[Chapter 2 of Catholicity: A Study in the Conflict of Christian Traditions in the West (Dacre Press, 1947), pp.18-19]
 The loss of ‘wholeness’ became notorious and palpable with the schisms of the sixteenth century. Some who have idealised the Middle Ages have spoken as if the wholeness was first seriously broken by the Reformers. But many of the features most open to criticism in the Reformation period were the perpetuation or extension of mediaeval faults. Going further back, we cannot fail to see that great damage was done by the schism between East and West, and the evils which led to it. Indeed, since the wholeness of the Christian Tradition is a spiritual thing, it has always been threatened by every evil which has attacked Christendom. Such ominous phenomena as Marcionism, Montanism, Novatianism and Donatism anticipate in many respects the divisive movements of more recent times.
Of all the factors which have helped to maintain the wholeness of the Tradition, the greatest is without doubt the Christian liturgy: partly because the Dominical Sacraments which it enshrines gather up in themselves the fulness of the mystery of the Redemption, and partly because the Eucharistic action and the text of the Divine Office are mainly composed of Biblical material, and thus preserve to the Church the concrete ideas and imagery in which Scripture conveys the truths of Revelation. The Creeds are formal and balanced statements of the faith which the Church maintained in its wholeness against heretical infringements of it.1
As we have seen, then, grievous harm was done to the Tradition by the breach between East and West. The difference of language made contact more difficult, while after Chalcedon Alexandria ceased to function as the intermediary between East and West, and the Mohammedan conquest of North Africa broke the sea communications. The West went into its Dark Ages when the barbarian invasions broke up the civilisation of the Empire, and the Church could only labour to save as much as possible from the ruin. But when a reconstruction began, contact with the East had been lost; and the new shape of things consisted of a new administrative legalism2 resulting [18/19] in clericalism; of a new theological rationalism in the scholastic systems; and (somewhat later) of a new individualistic piety. All this the East might have corrected. It had built up a social structure in which the Church was in close contact with social life but without becoming clericalist; it had retained a sense of the integrity of the faith, regarding the Redemption as accomplished in the Incarnation, Cross, Resurrection, Ascension, the gift of the Spirit and the Second Advent, and never isolating the Crucifixion as the West did; and it had always realised the corporateness of worship and the share of the Church on earth in the Communion of Saints. Where the West was moral, the East was mystical.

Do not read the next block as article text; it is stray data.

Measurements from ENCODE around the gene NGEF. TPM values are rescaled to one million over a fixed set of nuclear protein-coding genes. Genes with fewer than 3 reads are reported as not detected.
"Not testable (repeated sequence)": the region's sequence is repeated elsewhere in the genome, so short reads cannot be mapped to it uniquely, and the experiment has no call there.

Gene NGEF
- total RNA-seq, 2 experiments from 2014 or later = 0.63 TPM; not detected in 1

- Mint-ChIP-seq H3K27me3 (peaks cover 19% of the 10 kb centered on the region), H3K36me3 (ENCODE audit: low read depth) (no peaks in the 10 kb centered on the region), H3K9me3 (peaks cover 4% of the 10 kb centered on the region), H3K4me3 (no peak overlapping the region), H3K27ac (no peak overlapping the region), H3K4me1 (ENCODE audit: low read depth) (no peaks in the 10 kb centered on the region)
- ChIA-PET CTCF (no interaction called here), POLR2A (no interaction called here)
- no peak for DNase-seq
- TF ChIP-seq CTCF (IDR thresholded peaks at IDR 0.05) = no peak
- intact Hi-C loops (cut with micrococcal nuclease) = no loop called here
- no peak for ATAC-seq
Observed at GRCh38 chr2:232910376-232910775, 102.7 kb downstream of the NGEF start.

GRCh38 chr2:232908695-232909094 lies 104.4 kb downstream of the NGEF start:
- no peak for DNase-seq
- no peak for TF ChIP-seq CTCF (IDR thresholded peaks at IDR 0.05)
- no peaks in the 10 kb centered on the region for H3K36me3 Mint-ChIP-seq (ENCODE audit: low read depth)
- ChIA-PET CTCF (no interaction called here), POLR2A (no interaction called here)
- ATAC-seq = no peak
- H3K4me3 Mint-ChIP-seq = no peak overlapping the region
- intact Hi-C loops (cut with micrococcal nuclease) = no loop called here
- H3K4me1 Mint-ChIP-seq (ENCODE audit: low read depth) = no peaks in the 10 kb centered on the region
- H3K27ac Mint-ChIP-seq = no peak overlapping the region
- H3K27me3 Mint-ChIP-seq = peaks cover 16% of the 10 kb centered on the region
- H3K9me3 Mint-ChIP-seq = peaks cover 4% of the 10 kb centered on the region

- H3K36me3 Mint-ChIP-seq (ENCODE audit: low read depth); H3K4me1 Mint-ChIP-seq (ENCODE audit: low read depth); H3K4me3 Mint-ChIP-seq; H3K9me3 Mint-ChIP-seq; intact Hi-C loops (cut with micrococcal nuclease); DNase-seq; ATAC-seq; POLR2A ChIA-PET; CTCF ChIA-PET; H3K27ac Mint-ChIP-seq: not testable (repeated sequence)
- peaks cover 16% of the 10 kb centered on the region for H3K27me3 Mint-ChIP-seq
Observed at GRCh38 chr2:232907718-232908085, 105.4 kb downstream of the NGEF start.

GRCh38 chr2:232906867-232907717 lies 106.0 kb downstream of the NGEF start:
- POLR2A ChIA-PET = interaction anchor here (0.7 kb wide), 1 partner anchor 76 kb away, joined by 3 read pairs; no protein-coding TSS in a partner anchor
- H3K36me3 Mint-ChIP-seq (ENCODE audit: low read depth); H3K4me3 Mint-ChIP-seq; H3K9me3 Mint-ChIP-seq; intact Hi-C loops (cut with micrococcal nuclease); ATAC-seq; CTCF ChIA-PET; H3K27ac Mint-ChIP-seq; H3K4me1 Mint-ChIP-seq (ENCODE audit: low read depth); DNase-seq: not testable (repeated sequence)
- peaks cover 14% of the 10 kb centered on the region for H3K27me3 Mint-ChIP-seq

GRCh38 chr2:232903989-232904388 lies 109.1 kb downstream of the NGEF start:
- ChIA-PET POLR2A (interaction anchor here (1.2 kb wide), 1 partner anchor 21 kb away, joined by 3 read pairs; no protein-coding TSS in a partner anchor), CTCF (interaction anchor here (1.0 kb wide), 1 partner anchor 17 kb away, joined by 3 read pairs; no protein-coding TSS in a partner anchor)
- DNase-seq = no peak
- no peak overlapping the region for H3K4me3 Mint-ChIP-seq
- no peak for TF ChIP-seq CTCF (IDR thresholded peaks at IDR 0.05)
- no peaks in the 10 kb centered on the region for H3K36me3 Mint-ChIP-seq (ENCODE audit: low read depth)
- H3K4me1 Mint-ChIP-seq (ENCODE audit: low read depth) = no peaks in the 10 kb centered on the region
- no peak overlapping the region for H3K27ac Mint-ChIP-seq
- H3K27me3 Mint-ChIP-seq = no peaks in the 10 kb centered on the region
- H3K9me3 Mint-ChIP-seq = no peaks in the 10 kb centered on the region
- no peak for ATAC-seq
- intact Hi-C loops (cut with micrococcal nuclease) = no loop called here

The East, for its part, has, however, even more markedly failed to learn from the West than the West has failed to learn from the East. Where the West has never allowed Caesar to make law in the things of God, the Byzantine Church became too dependent on the civil power. It has continually failed to translate its high spiritual principles into moral practice. It has suffered loss, also, through remaining outside the main stream of European history: it missed both Renaissance and Reformation, and it has only lately been introduced to Darwinism and Biblical criticism. Yet in this there has been gain as well as loss. The loss was that the East did not help in the solution of the new problems which these events presented; the gain was that it preserved old traditions uncontaminated, so that in regaining contact with the East, the West has made an invigorating re-discovery of truths which it had forgotten.
We cannot therefore think of a wholeness remaining substantially intact until 1054, or until 1520. The Western tradition which split up in the sixteenth century was already a defective tradition, and the reconstruction which began in the age of Charlemagne was undertaken with defective materials. Even the idea of a schism within Western Christendom was not new: for a large part of the fourteenth century there had been two and sometimes three rival Popes. The wholeness to which Christians today need to return is not that of the West in isolation from the East; nor yet will it be attained by the mere juxtaposition of Eastern and Western traditions. None the less, to make contact with the Orthodox East and understand its mind is not to run away from the Western problem, but rather to dig in the direction of its roots.
This separated Western tradition has in its turn broken down into the three main types of Christianity with which the modern world is familiar: orthodox Protestantism, Liberalism, and post-Tridentine Catholicism. These three types are all represented in the Church of England, but in order to understand even our Anglican problems it is necessary first to deal with them separately.
[Next: Chapter 3a: Orthodox Protestantism ]
1. Hence the Anglican appeal to ‘the first four General Councils’, or ‘the first six centuries’, and the explanation in the second Preface to the Book of Common Prayer that the endeavour is there made to return to the godly order of service provided by the ancient Fathers, all express a sense of the need to recover and retain the primitive ‘wholeness’.
2. The Canon Law was built up from the eleventh century on the basis of a revived study of the Civil Law.